Additionally, we're looking at having the classes gradually layer in more capabilities over the first two or three levels, rather than providing a large number of class features at level 1, so that players new to the class have a short period of time to learn the basics of their class through play (but that can also result in 1st level characters that feel very "vanilla"). Experienced players could simply start at 3rd level if they want to leap right into a more advanced starting experience. (I'm sorry, but it's never right to "force" players to jump levels if they want the full game experience.  Why not add the slower ability advancement as one of their optional "modules", which they seem willing to do with critical failures and injury charts)

5 comments:

  1. I don't get it. These guys are some of the most experienced game designers in the world, but they sound like total amateurs sometimes.

    Perhaps they have burn-out?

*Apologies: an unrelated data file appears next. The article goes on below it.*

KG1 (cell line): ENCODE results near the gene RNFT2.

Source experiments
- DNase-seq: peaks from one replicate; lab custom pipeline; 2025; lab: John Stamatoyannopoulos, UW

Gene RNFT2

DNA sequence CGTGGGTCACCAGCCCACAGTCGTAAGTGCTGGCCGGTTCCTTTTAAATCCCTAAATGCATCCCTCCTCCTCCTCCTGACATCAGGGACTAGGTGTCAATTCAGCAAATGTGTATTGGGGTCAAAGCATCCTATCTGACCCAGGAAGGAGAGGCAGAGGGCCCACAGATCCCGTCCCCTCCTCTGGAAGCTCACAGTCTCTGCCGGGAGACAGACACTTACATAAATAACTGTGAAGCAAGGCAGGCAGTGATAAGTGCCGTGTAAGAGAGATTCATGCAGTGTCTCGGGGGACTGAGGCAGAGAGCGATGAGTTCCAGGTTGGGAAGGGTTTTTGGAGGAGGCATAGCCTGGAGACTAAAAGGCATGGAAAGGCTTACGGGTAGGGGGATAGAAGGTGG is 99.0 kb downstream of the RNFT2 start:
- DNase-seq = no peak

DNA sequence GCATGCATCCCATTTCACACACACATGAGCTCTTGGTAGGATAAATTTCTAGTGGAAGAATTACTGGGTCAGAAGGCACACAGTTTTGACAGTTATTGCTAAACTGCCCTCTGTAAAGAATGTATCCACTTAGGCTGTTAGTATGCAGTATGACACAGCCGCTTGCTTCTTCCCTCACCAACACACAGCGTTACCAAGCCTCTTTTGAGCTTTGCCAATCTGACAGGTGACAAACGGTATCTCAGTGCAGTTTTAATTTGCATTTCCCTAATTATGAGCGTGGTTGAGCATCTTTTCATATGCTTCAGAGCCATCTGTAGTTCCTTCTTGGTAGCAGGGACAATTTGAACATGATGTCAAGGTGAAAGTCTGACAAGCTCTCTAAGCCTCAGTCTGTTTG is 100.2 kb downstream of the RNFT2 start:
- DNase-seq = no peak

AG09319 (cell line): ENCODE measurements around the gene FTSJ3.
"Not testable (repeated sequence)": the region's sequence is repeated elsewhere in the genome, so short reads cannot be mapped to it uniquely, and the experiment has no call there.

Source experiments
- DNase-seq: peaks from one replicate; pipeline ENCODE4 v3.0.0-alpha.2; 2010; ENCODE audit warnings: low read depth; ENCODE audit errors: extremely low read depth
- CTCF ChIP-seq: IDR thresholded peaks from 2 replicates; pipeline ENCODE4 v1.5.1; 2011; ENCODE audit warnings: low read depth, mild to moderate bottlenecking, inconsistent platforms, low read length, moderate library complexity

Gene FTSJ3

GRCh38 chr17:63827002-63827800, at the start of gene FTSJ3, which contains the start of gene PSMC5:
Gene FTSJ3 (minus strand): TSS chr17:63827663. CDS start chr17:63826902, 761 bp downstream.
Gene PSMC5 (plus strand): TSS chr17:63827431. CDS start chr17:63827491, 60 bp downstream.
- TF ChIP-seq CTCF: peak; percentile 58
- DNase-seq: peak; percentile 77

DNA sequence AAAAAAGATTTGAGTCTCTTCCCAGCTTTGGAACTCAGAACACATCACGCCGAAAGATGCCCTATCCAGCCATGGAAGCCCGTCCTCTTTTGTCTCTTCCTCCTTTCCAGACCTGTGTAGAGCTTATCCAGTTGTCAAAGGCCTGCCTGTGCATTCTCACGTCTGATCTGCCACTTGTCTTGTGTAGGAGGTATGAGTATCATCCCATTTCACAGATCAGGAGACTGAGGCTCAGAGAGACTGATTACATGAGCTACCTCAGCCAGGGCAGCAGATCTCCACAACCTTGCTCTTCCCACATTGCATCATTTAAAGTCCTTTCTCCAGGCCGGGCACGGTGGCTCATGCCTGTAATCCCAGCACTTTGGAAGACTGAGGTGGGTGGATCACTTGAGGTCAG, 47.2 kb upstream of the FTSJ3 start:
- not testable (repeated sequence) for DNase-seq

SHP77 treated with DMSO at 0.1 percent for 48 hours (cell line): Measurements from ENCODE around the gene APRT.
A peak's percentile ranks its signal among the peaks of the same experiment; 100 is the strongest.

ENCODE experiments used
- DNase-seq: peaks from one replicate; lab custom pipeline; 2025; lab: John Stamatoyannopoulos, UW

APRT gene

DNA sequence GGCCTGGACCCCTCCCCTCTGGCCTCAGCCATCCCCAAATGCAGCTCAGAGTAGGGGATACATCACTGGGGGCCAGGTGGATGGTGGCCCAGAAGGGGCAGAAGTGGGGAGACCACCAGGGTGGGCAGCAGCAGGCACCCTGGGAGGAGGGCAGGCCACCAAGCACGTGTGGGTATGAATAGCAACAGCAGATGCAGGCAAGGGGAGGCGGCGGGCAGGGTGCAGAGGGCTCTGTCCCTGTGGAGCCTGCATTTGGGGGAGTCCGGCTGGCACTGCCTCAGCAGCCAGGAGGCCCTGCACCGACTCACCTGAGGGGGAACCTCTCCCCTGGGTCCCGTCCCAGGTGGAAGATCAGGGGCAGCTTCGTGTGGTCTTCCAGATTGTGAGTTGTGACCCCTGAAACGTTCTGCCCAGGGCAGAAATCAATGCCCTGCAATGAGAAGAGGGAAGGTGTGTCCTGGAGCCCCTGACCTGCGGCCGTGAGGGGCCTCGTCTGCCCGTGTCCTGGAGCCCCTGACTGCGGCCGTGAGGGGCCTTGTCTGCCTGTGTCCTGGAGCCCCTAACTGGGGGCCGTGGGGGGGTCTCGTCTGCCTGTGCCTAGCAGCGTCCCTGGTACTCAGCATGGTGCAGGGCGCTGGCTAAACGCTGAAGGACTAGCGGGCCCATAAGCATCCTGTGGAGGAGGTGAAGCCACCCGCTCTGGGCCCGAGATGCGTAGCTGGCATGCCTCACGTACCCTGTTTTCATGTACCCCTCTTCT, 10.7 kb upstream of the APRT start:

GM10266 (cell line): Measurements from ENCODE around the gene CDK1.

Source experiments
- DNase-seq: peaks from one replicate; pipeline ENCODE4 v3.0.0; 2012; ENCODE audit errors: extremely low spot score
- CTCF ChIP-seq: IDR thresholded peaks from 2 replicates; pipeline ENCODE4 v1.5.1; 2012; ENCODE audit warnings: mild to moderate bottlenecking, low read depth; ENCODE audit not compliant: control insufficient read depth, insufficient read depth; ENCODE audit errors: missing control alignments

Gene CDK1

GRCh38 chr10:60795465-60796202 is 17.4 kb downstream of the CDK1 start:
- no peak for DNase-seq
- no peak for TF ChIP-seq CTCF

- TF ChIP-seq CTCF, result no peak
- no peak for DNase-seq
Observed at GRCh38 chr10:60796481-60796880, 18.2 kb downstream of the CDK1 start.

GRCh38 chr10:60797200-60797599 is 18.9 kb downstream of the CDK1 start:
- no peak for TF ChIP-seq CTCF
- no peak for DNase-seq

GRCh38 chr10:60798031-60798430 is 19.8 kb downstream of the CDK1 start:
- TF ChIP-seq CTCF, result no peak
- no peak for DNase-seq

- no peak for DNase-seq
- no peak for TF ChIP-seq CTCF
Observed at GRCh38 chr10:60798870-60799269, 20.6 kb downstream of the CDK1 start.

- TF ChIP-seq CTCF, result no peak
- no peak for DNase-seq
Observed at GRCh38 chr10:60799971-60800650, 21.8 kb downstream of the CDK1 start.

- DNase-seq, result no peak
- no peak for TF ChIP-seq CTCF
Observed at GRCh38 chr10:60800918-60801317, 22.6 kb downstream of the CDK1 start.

ReplyDelete
  2. " (is this why 4e combat takes so long?)"

    4e combat takes so long because everyone is a mage now and spends at least a minute every round figuring out what power to use, instead of 'I attack the Troll', which is what any decent Fighter should be up to.

    ReplyDelete
  3. That picture is ironic, since Red Monika is from Battlechasers, not Dungeons and Dragons.

    ReplyDelete
  4. That picture is ironic, since Red Monika is from Battlechasers, not Dungeons and Dragons.

    ReplyDelete
  5. That picture is ironic, since Red Monika is from Battlechasers, not Dungeons and Dragons.

    ReplyDelete